Saturday, January 26, 2019

Shwedagon Pagoda

When we arrived in the late afternoon at the UNESCO Heritage Site, it was consistently crowded and full of lives. I really enjoyed sketching Shwedagon Pagoda although it was still under renovation with all the scaffolding. But I exercised my artistic licence and ignored the scaffolding with very quick lines and washes in the short 5 to 10 minutes while students were watching behind me saying all the nice things that gave me that adrenaline rush to sketch faster.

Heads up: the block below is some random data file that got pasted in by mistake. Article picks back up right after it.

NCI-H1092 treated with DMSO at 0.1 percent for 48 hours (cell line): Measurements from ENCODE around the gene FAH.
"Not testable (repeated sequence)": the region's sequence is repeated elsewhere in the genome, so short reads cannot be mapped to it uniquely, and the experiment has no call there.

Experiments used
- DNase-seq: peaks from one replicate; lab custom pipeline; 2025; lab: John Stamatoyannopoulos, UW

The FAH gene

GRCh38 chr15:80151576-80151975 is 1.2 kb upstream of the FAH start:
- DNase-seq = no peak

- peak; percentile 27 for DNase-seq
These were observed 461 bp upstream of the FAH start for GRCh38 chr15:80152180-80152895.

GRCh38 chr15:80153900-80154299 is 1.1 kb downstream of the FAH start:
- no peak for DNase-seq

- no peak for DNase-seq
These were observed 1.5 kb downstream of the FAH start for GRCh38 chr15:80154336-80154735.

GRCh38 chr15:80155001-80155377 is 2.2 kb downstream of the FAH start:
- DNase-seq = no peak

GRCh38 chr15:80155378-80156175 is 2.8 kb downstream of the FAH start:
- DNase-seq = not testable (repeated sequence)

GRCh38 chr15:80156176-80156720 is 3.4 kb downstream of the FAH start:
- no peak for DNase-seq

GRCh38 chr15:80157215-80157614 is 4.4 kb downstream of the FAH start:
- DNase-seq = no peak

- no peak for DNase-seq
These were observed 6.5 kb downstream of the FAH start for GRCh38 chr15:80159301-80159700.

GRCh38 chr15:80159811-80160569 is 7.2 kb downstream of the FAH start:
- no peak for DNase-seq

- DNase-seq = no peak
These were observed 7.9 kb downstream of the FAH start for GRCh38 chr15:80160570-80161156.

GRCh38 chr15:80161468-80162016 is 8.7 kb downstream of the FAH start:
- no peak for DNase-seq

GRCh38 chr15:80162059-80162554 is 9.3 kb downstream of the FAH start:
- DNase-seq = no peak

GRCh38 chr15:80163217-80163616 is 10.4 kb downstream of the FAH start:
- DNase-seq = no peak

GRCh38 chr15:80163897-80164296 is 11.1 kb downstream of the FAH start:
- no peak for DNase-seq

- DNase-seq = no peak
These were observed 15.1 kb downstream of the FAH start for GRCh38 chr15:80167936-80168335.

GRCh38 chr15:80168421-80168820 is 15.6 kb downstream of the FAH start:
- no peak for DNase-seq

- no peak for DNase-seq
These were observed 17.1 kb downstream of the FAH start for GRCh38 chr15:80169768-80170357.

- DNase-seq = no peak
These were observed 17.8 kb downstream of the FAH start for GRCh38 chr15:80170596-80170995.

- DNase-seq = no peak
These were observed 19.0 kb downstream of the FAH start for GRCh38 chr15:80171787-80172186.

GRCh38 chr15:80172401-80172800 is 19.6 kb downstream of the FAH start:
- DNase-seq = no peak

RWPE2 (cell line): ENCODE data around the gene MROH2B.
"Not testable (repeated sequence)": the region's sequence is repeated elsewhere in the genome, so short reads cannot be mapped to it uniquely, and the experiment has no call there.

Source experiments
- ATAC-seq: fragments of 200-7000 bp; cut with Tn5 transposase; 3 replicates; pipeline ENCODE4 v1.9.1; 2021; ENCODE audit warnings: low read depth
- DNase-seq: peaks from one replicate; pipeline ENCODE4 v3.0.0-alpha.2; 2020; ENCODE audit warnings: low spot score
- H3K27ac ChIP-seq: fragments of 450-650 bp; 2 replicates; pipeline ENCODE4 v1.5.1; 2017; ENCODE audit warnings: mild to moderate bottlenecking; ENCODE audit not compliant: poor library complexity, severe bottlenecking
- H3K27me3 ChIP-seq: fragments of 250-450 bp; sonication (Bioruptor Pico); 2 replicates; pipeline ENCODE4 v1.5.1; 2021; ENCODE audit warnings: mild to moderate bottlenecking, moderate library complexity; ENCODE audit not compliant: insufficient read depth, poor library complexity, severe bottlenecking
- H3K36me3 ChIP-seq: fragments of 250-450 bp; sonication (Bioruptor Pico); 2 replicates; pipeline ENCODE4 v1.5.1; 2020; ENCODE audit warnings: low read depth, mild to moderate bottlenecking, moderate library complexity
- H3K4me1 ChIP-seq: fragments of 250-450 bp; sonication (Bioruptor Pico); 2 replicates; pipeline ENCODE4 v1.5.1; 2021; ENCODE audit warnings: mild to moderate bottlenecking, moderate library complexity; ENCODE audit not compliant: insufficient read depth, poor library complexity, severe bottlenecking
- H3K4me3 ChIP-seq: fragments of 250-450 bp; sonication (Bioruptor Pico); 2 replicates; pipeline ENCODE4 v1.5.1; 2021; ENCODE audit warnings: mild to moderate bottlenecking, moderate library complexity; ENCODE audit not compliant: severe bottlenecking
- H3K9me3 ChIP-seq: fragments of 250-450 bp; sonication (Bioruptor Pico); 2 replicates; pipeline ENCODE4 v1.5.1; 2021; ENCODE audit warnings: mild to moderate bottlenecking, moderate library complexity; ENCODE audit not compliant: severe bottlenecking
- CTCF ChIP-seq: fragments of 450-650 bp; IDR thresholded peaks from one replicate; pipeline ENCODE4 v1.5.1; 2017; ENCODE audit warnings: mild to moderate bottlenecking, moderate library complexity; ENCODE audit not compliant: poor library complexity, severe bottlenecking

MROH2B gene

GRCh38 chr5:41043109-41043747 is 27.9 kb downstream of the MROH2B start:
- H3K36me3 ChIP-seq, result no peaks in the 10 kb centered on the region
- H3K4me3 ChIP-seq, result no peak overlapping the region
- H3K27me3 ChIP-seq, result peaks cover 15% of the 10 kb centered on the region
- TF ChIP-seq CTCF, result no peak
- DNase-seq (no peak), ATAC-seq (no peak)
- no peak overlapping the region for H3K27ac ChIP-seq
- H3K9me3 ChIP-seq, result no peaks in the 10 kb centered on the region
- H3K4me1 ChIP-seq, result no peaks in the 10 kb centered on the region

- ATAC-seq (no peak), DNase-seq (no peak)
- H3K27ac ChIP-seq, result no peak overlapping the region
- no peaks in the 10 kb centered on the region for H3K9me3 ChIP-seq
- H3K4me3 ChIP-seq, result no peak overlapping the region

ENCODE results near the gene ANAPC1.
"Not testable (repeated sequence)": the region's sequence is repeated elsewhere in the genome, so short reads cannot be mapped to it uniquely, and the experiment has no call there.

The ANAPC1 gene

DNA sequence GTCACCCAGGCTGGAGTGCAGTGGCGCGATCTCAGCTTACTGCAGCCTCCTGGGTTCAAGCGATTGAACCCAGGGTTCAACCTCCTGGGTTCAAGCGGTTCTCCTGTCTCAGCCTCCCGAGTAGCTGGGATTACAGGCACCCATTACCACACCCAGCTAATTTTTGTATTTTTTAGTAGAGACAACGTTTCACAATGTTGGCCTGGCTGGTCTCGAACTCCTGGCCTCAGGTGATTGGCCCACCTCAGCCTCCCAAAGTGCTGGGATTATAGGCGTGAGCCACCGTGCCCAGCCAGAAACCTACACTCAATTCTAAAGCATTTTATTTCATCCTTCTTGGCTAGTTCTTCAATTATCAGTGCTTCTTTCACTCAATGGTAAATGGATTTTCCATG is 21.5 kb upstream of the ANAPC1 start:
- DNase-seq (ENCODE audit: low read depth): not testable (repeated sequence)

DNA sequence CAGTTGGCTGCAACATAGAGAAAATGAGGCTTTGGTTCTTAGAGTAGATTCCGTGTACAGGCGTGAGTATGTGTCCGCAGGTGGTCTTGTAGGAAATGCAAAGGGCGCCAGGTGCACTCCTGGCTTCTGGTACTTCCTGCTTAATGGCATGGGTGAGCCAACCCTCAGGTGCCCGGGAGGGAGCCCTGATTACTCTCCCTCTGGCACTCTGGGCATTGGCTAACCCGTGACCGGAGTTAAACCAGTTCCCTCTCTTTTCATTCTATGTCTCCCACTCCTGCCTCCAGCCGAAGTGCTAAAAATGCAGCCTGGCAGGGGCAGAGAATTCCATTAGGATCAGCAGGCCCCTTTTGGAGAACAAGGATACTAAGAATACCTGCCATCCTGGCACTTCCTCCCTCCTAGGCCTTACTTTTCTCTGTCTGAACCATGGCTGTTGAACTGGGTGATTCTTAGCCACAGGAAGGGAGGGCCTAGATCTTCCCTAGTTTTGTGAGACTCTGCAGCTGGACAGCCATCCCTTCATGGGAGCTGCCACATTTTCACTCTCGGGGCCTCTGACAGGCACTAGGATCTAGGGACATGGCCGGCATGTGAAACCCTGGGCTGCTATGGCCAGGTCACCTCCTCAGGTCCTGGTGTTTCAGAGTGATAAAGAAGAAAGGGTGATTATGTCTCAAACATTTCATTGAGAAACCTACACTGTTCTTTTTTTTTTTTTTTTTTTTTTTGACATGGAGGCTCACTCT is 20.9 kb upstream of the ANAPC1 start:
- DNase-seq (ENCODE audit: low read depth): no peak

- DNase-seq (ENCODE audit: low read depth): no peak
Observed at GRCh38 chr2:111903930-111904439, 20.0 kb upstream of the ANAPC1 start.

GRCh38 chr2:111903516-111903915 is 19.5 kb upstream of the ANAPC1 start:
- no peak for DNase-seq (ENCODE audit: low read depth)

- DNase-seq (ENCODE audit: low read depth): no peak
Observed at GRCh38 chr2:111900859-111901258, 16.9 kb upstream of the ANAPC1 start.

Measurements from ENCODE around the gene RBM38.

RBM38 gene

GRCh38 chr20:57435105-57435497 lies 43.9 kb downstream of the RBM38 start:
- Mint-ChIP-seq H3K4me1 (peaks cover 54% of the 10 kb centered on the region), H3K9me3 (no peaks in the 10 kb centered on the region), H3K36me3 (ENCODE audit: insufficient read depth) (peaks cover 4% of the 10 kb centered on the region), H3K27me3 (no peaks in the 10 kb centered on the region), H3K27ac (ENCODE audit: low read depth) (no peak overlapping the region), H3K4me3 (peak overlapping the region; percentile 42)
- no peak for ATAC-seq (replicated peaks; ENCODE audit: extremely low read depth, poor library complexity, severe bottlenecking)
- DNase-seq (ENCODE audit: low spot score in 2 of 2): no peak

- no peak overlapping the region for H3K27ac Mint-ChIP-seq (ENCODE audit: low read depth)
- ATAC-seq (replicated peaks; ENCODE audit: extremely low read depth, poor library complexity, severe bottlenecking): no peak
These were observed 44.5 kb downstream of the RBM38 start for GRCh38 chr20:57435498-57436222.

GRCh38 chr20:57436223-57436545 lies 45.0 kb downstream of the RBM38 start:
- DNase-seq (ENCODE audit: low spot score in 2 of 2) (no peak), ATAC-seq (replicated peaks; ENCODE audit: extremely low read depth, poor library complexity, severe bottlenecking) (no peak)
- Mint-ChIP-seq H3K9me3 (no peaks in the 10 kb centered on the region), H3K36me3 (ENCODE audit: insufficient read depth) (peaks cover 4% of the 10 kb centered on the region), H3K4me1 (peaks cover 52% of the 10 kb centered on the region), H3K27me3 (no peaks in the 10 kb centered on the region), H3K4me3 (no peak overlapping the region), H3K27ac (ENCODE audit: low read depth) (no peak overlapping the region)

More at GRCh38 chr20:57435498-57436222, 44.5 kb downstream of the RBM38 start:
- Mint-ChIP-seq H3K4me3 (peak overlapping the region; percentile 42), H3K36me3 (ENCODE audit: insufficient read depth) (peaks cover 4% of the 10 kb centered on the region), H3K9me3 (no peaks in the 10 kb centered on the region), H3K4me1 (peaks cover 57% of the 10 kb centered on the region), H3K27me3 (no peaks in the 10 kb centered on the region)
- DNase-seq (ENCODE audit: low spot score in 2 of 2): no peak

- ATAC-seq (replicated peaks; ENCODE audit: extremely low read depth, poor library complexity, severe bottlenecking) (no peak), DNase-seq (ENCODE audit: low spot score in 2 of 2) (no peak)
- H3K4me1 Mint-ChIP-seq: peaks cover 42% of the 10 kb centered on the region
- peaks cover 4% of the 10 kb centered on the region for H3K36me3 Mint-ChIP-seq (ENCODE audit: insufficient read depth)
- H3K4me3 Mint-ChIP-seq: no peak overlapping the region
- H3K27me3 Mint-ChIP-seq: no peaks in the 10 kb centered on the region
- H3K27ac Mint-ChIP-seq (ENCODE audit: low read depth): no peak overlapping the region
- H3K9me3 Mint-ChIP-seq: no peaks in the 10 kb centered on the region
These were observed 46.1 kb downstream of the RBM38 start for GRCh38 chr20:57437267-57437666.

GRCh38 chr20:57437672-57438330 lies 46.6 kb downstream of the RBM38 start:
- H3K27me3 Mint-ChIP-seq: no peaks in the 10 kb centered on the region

Shwedagon Pagoda is the most sacred Buddhist pagoda in Myanmar, as it is believed to contain relics of the four previous Buddhas of the present kalpa. These relics include the staff of Kakusandha, the water filter of Koṇāgamana, a piece of the robe of Kassapa, and eight strands of hair from the head of Gautama obtained by the two merchant. They returned to Okkalapa land to be greeted by the King. From 588 BC to 14 century, the Shwedagon was maintained by 32 kings of Okkalapa dynasty and since 1372 AD by Kings Banya U, Bayayan, Bayagyadaw and others. In 1453 AD, Queen Shin Saw Pu had the pagoda raised to the present height of 99.36 metres or 326 feet.